A proposal reprinted across the country
The November 1969 issue of the Gaylord Nelson Newsletter from his Senate office.
After his speech in Seattle in September, the national media quickly spread word of Nelson's teach-in idea and Americans got to work organizing their own events. In this newsletter Nelson writes, "My office has been receiving mail from students and people from all parts of the nation wanting to know how to become involved and how to plan a teach-in." Earth Day belonged to the grassroots from the start.
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On September 9, 1969, Gaylord Nelson spoke a few words to a small crowd in Seattle about his idea for a day of national teach-ins on the environment. Within a few months the Earth Day idea had become a nationwide grassroots event supported by millions of people. How did this happen so quickly?
The idea's momentum began with newspapers. The Associated Press and United Press picked up the story in September 1969 and newspapers across the country reprinted Nelson's proposal. "Nelson Leads Movement," the headline in the Manitowoc Herald Times proclaimed. Readers learned of a day when "college scientists, public leaders, students, and faculty to discuss threats to the ecology of the world." Nelson's relayed his wish to see programs scheduled at all the nation's universities.
As wire stories popped up in the next few weeks, the national press took notice. A small notice in Time on October 10 notified millions of Americans about the teach-in. "Wisconsin Senator Gaylord Nelson is convinced that the hottest growth stick in U.S. protest is conservation," the article titled "American the Befouled" began. "In fact, he has been toiling to make the nation's campuses erupt next spring—in a giant, peaceful teach-in about environmental evils." Many read these words and immediately got to work planning their own events.
On November 11, 1969, Nelson and his staff announced that April 22, 1970—a date chosen to fit best in college schedules between spring break and final exams—would be the day of what they named the "National Teach-In on the Crisis of the Environment." Another flurry of media attention followed. His November Senate newsletter (at right) announced the proposal to his Wisconsin constituents. A New York Times article featured a photograph of University of Minnesota students conducting a ceremonial burial of an internal combustion engine and included the prediction that Nelson's teach-in "could be a bigger and more meaningful even than the antiwar demonstrations."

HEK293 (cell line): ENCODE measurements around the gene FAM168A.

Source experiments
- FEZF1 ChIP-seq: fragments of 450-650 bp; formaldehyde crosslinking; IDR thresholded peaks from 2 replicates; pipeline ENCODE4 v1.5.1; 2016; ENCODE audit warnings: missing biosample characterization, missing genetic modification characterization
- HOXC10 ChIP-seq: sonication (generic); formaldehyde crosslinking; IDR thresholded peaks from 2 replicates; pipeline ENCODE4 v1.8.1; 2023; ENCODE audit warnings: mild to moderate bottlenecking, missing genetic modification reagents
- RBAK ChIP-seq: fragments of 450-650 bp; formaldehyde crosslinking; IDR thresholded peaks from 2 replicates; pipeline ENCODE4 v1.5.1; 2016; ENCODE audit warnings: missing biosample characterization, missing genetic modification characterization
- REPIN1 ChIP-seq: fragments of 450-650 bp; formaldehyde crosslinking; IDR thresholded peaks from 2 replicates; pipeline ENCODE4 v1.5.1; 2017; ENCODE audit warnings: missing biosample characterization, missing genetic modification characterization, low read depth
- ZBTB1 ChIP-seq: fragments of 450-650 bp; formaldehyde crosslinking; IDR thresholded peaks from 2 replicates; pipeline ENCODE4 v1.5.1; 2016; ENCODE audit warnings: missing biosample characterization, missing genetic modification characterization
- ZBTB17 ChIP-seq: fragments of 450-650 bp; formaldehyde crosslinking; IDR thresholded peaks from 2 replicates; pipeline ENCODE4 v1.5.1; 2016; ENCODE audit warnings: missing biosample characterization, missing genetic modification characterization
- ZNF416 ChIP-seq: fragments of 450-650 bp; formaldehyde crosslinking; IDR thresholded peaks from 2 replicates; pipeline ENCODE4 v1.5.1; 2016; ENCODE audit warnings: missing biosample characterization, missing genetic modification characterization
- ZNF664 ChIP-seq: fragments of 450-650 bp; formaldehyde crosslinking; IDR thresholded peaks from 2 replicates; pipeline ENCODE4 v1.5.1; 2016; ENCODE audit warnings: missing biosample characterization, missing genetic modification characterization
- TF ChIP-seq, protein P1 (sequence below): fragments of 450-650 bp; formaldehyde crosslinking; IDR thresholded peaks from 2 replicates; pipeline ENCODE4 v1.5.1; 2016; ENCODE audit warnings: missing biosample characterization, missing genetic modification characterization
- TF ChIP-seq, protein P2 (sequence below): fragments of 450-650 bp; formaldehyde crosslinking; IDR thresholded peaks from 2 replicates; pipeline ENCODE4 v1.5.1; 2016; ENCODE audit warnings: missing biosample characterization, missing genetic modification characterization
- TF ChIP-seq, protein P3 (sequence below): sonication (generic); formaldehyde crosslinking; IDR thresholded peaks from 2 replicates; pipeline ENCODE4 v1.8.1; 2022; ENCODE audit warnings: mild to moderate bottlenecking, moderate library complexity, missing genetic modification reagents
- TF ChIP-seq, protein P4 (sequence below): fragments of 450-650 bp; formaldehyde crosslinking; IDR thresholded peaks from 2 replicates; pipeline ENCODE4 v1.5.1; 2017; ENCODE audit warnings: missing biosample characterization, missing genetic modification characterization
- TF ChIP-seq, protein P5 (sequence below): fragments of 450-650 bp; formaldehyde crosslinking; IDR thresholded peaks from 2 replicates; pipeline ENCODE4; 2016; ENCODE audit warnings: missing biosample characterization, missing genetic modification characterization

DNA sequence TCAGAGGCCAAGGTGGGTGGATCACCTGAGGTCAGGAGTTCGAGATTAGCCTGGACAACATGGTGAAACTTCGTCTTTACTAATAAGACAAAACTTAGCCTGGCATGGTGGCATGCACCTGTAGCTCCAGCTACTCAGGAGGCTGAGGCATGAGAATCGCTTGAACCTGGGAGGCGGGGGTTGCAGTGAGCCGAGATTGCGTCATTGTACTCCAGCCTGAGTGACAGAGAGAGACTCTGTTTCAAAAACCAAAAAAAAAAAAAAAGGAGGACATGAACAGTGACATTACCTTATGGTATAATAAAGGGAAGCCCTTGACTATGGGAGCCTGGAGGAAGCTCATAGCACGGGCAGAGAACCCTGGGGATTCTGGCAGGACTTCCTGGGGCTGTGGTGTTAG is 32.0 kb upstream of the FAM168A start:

Press coverage swelled throughout the winter and into the spring of 1970. Several newspapers and magazines hired reporters to cover the new environmental beat. Life, Newsweek, Time, Fortune, Esquire and other major periodicals published special environmental editions. Nelson's teach-in proposal simultaneously gained grassroots support and national publicity from this widespread media attention.
View more Nelson Collection documents about this topic:
Read the draft Earth Day proposal with by Fred Dutton and story of how Nelson used it selectively
Congressional Record of 8 October 1969 with Nelson's proposal for a national day for the environment, and reprints of news articles
Nelson addresses Congress on January 19, 1970 with a proposal for a constitutional amendment for environmental rights and an aggressive environmental political agenda